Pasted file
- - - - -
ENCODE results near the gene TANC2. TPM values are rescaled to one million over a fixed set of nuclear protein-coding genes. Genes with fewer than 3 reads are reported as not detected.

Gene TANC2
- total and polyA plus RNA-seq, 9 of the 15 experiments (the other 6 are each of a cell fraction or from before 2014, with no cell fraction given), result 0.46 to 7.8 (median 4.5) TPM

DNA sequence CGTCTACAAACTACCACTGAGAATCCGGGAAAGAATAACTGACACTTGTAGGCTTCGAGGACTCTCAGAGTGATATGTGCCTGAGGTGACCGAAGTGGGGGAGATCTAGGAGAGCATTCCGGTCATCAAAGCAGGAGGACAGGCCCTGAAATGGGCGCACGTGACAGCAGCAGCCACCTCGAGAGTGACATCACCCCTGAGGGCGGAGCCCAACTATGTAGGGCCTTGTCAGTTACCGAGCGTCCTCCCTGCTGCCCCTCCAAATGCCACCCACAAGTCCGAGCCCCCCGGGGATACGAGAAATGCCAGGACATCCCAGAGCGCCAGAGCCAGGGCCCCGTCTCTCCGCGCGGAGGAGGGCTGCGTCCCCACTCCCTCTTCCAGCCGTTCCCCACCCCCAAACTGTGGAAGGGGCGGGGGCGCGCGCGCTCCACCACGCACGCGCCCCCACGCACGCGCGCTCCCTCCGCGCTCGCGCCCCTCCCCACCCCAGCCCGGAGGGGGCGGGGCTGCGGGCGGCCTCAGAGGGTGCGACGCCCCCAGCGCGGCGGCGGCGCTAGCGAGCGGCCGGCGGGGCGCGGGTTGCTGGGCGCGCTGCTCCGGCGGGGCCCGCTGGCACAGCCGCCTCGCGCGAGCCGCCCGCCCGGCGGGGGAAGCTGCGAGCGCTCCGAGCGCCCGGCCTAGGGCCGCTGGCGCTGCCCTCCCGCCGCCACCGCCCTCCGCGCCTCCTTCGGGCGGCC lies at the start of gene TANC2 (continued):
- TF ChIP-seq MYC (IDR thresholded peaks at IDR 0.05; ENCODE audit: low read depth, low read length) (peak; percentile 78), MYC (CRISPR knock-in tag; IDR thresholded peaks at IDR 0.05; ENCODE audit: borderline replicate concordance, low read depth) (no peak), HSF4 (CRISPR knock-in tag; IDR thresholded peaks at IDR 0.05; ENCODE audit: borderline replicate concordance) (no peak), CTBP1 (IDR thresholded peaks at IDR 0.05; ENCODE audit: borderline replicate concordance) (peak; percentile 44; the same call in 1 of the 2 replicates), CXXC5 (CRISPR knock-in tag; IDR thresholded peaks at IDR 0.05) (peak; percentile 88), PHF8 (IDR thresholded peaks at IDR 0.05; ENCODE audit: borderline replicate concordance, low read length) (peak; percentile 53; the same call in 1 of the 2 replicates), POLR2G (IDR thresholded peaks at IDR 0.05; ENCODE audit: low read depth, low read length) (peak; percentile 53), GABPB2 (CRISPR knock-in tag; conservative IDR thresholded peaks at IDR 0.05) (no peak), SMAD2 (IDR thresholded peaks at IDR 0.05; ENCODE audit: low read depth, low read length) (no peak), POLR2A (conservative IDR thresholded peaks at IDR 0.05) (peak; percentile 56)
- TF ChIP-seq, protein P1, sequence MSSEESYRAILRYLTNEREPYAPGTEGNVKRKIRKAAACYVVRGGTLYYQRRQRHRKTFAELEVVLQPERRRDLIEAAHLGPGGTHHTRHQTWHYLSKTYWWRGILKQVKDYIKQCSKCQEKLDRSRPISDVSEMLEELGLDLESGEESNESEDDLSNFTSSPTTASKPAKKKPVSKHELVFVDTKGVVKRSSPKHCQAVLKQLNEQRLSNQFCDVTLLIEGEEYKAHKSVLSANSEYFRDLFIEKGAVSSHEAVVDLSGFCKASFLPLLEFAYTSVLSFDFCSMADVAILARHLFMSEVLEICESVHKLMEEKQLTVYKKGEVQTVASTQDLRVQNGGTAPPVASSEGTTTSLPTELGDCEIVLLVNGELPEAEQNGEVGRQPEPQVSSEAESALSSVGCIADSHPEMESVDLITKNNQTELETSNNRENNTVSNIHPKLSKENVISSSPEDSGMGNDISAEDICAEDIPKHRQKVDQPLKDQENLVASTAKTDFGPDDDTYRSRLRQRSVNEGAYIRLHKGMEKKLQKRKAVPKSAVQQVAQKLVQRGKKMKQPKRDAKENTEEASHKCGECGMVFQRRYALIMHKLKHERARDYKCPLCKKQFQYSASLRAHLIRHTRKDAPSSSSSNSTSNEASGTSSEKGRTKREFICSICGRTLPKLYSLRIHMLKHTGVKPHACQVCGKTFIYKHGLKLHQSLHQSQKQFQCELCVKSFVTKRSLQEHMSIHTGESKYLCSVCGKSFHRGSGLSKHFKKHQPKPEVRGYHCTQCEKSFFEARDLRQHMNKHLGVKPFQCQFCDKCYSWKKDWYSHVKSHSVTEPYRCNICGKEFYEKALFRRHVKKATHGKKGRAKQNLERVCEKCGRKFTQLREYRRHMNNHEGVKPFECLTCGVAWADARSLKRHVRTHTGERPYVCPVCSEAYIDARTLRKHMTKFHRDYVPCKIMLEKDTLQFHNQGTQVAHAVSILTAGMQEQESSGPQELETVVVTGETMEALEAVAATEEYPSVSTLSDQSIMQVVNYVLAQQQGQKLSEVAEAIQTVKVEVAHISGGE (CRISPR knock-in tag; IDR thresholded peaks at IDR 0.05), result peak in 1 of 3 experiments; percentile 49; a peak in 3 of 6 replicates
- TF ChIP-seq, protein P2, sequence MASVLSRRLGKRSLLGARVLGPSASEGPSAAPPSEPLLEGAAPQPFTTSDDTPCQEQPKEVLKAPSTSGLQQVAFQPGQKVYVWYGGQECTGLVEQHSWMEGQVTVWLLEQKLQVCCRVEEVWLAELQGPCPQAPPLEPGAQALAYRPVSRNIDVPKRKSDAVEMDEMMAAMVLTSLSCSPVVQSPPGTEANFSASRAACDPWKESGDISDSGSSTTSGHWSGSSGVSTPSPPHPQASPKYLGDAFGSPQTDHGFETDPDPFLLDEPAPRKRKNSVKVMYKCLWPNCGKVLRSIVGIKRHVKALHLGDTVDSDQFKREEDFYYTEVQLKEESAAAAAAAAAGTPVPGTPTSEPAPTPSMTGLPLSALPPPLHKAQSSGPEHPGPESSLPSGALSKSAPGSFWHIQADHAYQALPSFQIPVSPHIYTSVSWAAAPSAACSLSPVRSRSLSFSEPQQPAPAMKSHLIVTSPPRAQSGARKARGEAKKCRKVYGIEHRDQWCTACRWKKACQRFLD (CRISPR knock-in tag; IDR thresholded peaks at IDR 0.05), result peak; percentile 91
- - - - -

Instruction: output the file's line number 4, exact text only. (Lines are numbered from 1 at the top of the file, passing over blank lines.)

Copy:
DNA sequence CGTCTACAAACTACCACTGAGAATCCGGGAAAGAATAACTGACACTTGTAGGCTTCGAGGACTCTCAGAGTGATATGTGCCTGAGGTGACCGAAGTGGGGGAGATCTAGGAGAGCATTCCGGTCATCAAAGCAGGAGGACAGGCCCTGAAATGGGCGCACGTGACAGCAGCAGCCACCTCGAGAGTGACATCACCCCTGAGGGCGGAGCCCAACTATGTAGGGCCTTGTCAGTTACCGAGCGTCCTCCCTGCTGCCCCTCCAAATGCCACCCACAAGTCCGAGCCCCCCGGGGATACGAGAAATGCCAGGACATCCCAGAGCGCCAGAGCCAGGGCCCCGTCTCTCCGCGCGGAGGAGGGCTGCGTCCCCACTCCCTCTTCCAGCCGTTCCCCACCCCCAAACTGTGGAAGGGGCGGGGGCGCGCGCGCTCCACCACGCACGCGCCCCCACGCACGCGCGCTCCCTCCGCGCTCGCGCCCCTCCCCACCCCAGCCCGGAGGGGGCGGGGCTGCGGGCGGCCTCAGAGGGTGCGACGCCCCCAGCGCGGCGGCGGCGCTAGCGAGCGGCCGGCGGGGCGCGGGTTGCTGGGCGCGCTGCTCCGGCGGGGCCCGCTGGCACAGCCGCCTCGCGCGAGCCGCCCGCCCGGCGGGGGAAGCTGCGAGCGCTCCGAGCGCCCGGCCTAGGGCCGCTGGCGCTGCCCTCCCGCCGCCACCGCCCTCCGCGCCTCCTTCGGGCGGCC lies at the start of gene TANC2 (continued):